CRG: Many years ago, when I was a young reader, I came across a haunting short story: “The Guest.” I lost that book and forgot the name of the author, but never quite managed to forget the story. Unnerving and hard to classify, the story became a kind of subtext to what I wrote at that time. Years later, as I was starting what became The Iliac Crest, the story—by Amparo Dávilas, it turned out—came back to me as a gift. A friend mailed the book from Mexico to the United States out of the blue. I realized then that the story was real and not a figment of my imagination. I knew that Amparo Dávila had to become a character of my novel right there and then. I believe “The Guest” was published in English a while ago; and recent translations by Matthew Gleeson have been published in The Paris Review.  But you´re right, Dávila’s work remains to be fully accounted for in English—and in Spanish too. That quality of her work—and her being—is replicated in the many young Amparo Dávilas that roam in that area of the body known as The Iliac Crest.

SH: The Iliac Crest is full of gorgeous language. How do you write? What is primary to your process?  Is there a hierarchy (i.e, beautiful language, character, plot, a personal game or joy)?

CRG: We all tell stories, at times beautifully, but writers are bound to extricate from them a knowledge—a critical knowledge—to go beyond limits established by the powers that be. As everybody else I am hostage to daily stimuli from my social and natural environment, but I work with those I cannot normalize. The enigma has to be strong and deep enough to keep me from swimming or chatting and sending me directly to writing instead. For years, at times. I believe what Marguerite Duras used to say (I am quoting from the top of my head): writing is what we´d write in case we write. The role of the present and the use of subjunctive—at least in the original phrase in French—underline the aleatory and implacable nature of what we do. I write thus to get to know my materials, and once there, in the process, I try to follow them as closely as I can, as organically too. Language, the specific language for each book, emerges from this operation. As far as I can tell, you know.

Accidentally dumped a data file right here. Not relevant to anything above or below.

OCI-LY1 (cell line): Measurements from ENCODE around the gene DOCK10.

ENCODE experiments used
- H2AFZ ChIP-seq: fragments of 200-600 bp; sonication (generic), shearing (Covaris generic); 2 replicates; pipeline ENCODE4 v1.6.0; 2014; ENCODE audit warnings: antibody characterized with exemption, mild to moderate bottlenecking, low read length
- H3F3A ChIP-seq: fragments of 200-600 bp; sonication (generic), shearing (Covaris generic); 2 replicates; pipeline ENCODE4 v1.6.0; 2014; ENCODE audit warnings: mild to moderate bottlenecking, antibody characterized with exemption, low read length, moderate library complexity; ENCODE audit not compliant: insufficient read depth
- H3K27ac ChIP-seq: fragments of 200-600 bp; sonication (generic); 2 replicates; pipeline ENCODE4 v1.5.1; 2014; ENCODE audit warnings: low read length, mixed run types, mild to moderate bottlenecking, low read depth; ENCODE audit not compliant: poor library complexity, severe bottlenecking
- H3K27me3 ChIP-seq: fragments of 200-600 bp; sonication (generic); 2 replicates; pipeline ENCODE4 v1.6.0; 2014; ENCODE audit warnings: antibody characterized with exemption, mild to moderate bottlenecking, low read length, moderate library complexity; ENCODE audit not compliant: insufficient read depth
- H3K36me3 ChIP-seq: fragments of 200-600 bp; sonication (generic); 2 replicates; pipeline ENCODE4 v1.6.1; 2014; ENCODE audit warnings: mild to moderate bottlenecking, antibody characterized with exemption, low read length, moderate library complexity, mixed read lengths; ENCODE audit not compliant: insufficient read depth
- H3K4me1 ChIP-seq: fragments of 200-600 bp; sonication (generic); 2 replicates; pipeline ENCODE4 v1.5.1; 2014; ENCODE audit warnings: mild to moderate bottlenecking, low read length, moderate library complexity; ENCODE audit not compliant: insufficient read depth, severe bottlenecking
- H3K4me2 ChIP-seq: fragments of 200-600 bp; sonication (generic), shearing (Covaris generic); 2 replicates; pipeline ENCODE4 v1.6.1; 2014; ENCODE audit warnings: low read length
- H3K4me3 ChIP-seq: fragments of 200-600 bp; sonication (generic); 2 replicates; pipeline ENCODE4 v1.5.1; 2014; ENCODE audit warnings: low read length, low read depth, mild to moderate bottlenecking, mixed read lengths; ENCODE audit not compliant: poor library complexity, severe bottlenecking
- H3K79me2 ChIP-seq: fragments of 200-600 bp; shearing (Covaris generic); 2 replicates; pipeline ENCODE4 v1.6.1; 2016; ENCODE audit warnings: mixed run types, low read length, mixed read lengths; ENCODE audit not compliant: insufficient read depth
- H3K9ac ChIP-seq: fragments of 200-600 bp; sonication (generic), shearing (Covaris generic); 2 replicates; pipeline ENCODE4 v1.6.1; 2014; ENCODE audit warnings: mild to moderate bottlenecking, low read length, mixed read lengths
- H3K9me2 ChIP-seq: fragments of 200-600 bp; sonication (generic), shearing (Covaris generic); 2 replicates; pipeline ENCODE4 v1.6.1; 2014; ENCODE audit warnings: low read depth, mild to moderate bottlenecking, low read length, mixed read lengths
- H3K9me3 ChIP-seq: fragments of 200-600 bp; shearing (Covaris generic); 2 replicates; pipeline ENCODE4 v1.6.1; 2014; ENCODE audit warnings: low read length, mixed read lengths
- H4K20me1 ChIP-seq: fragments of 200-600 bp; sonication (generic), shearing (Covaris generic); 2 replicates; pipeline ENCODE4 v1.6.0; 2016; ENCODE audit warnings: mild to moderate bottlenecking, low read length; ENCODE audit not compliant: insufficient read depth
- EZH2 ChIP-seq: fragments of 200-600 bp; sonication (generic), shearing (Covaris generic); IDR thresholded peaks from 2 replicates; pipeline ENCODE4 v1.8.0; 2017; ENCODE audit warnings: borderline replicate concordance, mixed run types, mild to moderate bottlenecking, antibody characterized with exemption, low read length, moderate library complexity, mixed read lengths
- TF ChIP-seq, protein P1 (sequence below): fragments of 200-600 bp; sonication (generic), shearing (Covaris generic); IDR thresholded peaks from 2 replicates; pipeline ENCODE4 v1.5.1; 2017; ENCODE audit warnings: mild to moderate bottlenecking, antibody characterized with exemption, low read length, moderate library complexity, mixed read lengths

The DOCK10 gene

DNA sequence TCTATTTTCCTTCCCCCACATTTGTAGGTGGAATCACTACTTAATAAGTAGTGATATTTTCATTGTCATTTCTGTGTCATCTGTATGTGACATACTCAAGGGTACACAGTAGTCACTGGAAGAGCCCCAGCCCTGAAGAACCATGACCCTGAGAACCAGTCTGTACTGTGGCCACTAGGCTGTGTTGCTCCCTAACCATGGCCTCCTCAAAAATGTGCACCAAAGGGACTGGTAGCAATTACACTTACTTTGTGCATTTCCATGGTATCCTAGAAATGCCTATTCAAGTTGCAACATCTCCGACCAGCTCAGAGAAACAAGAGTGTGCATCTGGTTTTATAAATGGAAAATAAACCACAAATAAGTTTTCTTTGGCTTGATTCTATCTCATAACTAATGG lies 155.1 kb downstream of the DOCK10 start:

SH: The book moves beyond borders in so many ways. Life and death are difficult to discern, genders shift, the sane turn insane by a stroke of words. As a citizen of the borderlands yourself, what does border mean to you?

CRG: I was born on the border—between Matamoros and Brownsville, cities on the edges of Tamaulipas and Texas, respectively—and have lived on the border much of my life—20 years between Tijuana and San Diego, for example. I’ve gotten used to eye borders wherever I go, even in places we assume there are none. But they exist—borders of race, language, class, among others. The difference with geo-political borders is that inescapable pair of questions: Who are you? And where are the documents to prove it? Crossing borders, a practice in which so many of us engage across geographies and throughout history, has become a privilege over time. Recent talk about the wall between Mexico and United States is but an example of discrimination and injustice, not to mention plain stupidity. That’s why it is so important for writing to attempt to cross borders, be it borders of genre or language (between Spanish and English, for instance), but also larger borders about, for example, our uneven access to the common good.

SH: Sarah Booker translated The Iliac Crest. Did you ever consider doing the translation yourself?

CRG: I have the greatest admiration and respect for the work translators do. If it is true that writing—true writing—is always written first in translation, then it follows that we all have a bit of the translating bug in ourselves. I have tried my luck at translation and have enjoyed the journey tremendously. But I usually translate works written by others, especially when I am convinced that a translation may take a conversation throughout borders and expand it into new realms. Would you believe me that I find the idea of translating myself redundant? Perhaps a bit dangerous. I have been revising Sarah´s magnificent translation of The Iliac Crest and at times I have not been able to suppress the urge to change entire paragraphs, adding or deleting words more or less at will. Translators are avid and careful readers; they are co-creators of new work.

is the author of Mr. Splitfoot, a ghost story. Her novel The Invention of Everything Else won the Bard Fiction Prize and was a finalist for the Orange Prize. Her novel The Seas won a National Book Foundation award for writers under 35. Hunt's writing has been published in The New Yorker, The New York Times, McSweeney's, A Public Space, Tin House, Cabinet, and a number of other fine publications.